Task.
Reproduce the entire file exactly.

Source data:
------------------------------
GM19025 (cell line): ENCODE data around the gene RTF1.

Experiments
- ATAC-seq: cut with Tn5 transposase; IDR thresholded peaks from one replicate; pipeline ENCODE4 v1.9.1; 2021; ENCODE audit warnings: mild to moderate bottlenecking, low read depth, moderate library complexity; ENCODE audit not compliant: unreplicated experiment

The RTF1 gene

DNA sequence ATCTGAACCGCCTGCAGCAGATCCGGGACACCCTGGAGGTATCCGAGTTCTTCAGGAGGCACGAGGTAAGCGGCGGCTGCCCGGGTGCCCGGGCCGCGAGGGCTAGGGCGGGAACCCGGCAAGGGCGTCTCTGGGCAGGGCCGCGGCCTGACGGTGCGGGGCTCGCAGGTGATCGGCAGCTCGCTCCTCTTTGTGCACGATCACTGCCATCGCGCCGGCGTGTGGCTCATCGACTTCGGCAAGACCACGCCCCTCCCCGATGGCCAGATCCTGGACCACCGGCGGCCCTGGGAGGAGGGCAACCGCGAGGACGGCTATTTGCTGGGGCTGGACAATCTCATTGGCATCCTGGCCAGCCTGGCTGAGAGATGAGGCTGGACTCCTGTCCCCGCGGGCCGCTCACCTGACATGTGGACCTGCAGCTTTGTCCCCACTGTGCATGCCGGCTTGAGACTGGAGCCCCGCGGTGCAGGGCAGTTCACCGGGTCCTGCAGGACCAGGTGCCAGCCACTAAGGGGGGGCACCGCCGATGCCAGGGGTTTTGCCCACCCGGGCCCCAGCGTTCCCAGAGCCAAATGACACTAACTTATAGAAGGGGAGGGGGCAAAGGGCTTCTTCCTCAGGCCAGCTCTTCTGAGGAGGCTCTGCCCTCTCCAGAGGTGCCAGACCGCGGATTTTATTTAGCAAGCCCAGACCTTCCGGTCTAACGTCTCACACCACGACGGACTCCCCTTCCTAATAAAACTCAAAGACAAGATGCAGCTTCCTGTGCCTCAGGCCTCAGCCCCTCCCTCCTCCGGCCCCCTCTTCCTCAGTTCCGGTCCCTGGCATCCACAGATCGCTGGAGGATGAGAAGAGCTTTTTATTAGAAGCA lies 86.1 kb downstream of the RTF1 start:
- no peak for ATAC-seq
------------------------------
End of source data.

GM19025 (cell line): ENCODE data around the gene RTF1.

Experiments
- ATAC-seq: cut with Tn5 transposase; IDR thresholded peaks from one replicate; pipeline ENCODE4 v1.9.1; 2021; ENCODE audit warnings: mild to moderate bottlenecking, low read depth, moderate library complexity; ENCODE audit not compliant: unreplicated experiment

The RTF1 gene

DNA sequence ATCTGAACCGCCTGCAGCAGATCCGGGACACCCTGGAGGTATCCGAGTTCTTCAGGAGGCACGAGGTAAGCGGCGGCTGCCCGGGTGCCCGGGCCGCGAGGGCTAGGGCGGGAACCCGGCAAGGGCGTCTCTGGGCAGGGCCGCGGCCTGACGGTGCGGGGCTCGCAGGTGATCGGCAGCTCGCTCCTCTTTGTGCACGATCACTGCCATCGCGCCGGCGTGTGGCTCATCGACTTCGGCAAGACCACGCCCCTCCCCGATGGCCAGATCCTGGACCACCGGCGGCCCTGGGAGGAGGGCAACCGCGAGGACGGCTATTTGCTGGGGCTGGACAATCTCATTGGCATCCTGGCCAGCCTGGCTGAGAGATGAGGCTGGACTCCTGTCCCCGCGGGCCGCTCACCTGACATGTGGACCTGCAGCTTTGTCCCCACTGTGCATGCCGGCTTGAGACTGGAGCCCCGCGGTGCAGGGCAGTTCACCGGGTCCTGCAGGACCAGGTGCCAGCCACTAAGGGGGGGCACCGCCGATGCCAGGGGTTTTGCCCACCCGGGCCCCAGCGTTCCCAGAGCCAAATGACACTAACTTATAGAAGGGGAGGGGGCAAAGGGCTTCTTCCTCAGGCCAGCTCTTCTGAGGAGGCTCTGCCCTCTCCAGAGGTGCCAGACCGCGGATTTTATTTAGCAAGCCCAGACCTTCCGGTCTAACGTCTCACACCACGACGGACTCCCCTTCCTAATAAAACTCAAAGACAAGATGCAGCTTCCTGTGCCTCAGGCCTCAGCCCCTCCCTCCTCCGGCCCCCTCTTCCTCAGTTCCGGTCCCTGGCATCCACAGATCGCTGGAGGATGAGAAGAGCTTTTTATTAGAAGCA lies 86.1 kb downstream of the RTF1 start:
- no peak for ATAC-seq